Several retailers said they beat the average Thanksgiving weekend web sales spike, pegged at 22% by comScore. By contrast, bricks-and-mortar spending fell 2.7% during ...
IRNewsLink Sponsored Product Spotlight
Online retailers can dazzle shoppers with site graphics, awe them with a bountiful product selection and impress them with recommendations that seem to read minds and souls. But if those pages load so slowly that consumers are left tapping their fingers on desks while waiting for information to appear, all that brilliance, and all the revenue it is designed to capture, can be for naught. Patience can quickly expire as frustration drives those potential customers to competing web sites.
Hoping to give online merchants a detailed assessment of the harm caused by slowly loading pages, Gomez, the web performance division of software firm Compuware Corp., has launched a tool that measures the revenue lost when consumers give up because they cannot shop quickly enough. Online merchants can use the service for free at www.compuware.com/fastcalc.
"Consumers expect immediate response regardless of where in the world they might be accessing a site from, what sort of device they are using and whose networks they might be on," says Bob Paul, Compuware’s president and chief operating officer. "Competitors are a second away, so organizations can`t give customers any excuse to click away, as this tool clearly illustrates."
Chief Technology Officer
The Compuware Financial Analysis Support Tool, or F.A.S.T. Calculator, is a web site with five fields into which online retailers input information about their sites. The first box asks for the industry the retailer is in (operators of travel and media sites have seven fields to populate) followed by questions about the number of monthly visitors, the percentage who make a purchase, the average transaction value and, finally, how many seconds it takes the home page to load. "Any retailer who`s been in a business a few months should have this information," says Imad Mouline, chief technology officer for Gomez.
After entering the information, the retailer clicks the "calculate" button at the bottom, which produces an estimate for the revenue missed monthly because of the page-load time. A chart also appears at the right demonstrating how the lost revenue grows over 12 months. Retailers can click another button for a full report, which requires the entry of address, phone and email information.
"The idea is simply to let the retailer know how much more they can make based on basic assumptions," Mouline says. "Instead of trying to just come up with some type of formula, we actually decided to look at real performance and data out there in the wild."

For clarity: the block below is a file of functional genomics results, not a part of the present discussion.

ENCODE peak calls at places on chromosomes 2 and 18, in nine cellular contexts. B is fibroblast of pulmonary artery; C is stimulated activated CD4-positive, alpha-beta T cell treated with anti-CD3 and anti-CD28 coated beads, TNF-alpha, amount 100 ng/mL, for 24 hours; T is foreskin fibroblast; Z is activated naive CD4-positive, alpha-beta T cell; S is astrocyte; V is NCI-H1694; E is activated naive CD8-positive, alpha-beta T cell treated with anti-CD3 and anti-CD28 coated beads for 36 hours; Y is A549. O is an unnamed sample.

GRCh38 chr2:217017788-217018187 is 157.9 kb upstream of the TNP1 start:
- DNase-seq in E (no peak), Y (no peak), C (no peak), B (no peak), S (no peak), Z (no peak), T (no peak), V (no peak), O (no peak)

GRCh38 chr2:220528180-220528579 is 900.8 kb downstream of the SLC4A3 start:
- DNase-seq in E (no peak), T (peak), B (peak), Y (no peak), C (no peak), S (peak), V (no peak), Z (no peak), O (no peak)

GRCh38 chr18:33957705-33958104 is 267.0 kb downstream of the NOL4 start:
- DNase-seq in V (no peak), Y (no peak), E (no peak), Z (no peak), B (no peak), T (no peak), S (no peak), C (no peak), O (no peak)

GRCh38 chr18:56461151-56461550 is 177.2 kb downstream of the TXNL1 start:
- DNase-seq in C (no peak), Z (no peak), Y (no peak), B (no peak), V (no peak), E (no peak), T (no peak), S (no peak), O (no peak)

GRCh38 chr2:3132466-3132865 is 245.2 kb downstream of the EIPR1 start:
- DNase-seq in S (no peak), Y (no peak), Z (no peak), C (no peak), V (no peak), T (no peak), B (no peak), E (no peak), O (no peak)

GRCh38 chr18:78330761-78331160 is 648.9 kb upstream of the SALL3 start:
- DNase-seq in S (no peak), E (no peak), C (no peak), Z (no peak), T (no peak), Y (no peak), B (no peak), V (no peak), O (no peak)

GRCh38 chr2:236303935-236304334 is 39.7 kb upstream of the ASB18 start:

The data underlying the tool came from page response times and abandonment rates that Gomez collected from more than 150 web sites, 34,000 web pages and 150 million page views between Nov. 10 and Dec. 10. Gomez will continue to monitor web sites for the same information so the data that supports the calculator tool remains up to date.
A recent study conducted by Equation Research on behalf of Gomez illustrates how slow page load times or malfunctions during payment processing chase away consumers. The findings, based on a survey of 1,500 online shoppers conducted between Dec. 16 and Dec. 22, focused on peak shopping times such as Christmas and Valentine`s Day. 78% of survey respondents reported they had gone to competing web sites because of poor performance. Of those, 47% reported leaving a web site with a negative view of the retailer’s brand.
In fact, retailers who use the Compuware F.A.S.T. Calculator tool and receive a report will learn that the consequences of poorly performing web pages go beyond immediate revenue loss, especially as consumers stand ready to spread bad experiences via tweets on Twitter, complaints posted to other social networking sites or blogs and old fashioned word-of-mouth, says Eric Kushner, Compuware’s marketing strategy director. "There is a long-term revenue loss consideration," he says.
Reasons for poorly performing web sites vary. Insufficient server capacity can certainly slow web pages, but it is also possible for a web page to work well in, say, Boston but take 10 seconds to load for consumers located in San Jose, Mouline says. Additionally, the tendency of retailers to outsource parts of their web operation to third parties can add complications. For instance, a retailer might pay a third-party vendor to design and operate the ratings-and-reviews engine on a site, and the vendor might be responsible for slow page-loading time. "That composite nature of online retailing is increasing," Mouline says.
That also increases the risks of losing customers, because all the different parts of a retailing site are assembled in the shopper`s browser, not in the retailer`s data center. "The retailer`s IT department might see things humming along, and not see the problems the consumer does," Kushner says. “There are a lot of moving parts, so testing page performance from a consumer perspective is essential.”
After all, he adds, consumers do not care who is at fault for pages that take too long to load. And at the same time, consumers, who are becoming ever more accustomed to online shopping, are expecting more from retail web pages. "Consumers are expecting faster and more relevant web sites, and at the same time expecting richer experiences," Mouline says. "Retailers have to keep up."